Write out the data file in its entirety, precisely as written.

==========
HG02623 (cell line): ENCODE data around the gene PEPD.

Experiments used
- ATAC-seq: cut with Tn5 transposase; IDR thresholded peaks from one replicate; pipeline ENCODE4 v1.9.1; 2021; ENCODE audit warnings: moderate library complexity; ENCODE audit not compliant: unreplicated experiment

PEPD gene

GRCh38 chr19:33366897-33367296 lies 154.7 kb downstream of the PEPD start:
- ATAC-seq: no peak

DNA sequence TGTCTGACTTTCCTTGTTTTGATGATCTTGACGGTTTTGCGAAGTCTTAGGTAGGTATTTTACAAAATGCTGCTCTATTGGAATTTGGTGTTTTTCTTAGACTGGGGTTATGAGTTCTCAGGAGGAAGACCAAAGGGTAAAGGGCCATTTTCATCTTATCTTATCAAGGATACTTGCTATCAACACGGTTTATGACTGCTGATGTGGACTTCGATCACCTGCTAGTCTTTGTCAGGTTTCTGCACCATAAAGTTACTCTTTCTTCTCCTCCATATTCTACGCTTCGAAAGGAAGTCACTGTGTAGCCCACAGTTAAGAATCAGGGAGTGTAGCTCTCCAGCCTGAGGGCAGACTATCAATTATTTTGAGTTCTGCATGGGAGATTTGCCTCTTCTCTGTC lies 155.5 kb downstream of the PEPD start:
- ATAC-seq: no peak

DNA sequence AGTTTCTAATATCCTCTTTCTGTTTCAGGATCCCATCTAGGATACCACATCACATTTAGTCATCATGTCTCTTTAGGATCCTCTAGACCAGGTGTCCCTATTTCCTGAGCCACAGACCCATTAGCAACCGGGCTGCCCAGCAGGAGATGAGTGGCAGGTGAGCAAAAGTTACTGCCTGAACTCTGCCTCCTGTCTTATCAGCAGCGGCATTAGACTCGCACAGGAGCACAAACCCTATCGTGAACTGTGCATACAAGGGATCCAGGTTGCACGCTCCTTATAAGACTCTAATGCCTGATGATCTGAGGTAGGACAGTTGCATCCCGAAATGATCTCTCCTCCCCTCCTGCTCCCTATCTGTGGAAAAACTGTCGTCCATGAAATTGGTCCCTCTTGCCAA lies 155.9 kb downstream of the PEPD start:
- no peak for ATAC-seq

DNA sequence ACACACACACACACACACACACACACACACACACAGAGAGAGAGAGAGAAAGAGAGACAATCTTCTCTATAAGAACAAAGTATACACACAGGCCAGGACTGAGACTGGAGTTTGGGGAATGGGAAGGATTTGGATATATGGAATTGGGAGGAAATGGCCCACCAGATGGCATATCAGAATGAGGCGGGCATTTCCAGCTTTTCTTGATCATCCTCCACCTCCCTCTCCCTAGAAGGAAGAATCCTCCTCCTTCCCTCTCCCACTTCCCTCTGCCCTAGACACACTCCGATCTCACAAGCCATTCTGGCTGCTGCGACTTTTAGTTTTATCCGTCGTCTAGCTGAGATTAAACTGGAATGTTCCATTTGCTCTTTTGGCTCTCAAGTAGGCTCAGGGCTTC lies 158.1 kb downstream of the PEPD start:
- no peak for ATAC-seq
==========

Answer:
HG02623 (cell line): ENCODE data around the gene PEPD.

Experiments used
- ATAC-seq: cut with Tn5 transposase; IDR thresholded peaks from one replicate; pipeline ENCODE4 v1.9.1; 2021; ENCODE audit warnings: moderate library complexity; ENCODE audit not compliant: unreplicated experiment

PEPD gene

GRCh38 chr19:33366897-33367296 lies 154.7 kb downstream of the PEPD start:
- ATAC-seq: no peak

DNA sequence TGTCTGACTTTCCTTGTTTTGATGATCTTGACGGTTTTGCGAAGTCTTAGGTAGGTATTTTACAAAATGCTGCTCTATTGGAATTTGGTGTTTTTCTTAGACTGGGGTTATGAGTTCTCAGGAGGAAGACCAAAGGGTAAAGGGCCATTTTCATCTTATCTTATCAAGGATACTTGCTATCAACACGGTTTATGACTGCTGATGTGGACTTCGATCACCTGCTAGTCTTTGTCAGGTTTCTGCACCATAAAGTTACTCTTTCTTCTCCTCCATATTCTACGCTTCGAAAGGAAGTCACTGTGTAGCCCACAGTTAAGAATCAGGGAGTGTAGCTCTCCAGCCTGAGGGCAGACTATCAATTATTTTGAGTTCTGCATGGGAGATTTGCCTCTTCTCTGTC lies 155.5 kb downstream of the PEPD start:
- ATAC-seq: no peak

DNA sequence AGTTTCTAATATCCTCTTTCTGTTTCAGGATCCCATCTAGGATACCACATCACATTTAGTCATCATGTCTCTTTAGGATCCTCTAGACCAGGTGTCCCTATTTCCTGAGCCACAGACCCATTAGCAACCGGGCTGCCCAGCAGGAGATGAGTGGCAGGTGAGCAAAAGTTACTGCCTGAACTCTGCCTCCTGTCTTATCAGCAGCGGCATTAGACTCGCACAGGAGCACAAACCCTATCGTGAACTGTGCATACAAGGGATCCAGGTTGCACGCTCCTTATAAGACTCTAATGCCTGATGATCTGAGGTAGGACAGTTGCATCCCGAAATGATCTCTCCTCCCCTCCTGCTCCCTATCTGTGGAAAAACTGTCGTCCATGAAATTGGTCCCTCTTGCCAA lies 155.9 kb downstream of the PEPD start:
- no peak for ATAC-seq

DNA sequence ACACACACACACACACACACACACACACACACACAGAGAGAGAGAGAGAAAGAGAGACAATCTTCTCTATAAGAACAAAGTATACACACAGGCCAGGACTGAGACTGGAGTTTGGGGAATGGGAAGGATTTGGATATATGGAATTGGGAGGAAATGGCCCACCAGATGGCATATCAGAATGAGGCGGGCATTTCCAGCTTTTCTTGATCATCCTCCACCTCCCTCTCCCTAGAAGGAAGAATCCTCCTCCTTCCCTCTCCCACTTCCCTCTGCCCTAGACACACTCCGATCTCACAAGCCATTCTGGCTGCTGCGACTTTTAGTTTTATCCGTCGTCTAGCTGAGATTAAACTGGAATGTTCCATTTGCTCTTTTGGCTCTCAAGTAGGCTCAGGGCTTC lies 158.1 kb downstream of the PEPD start:
- no peak for ATAC-seq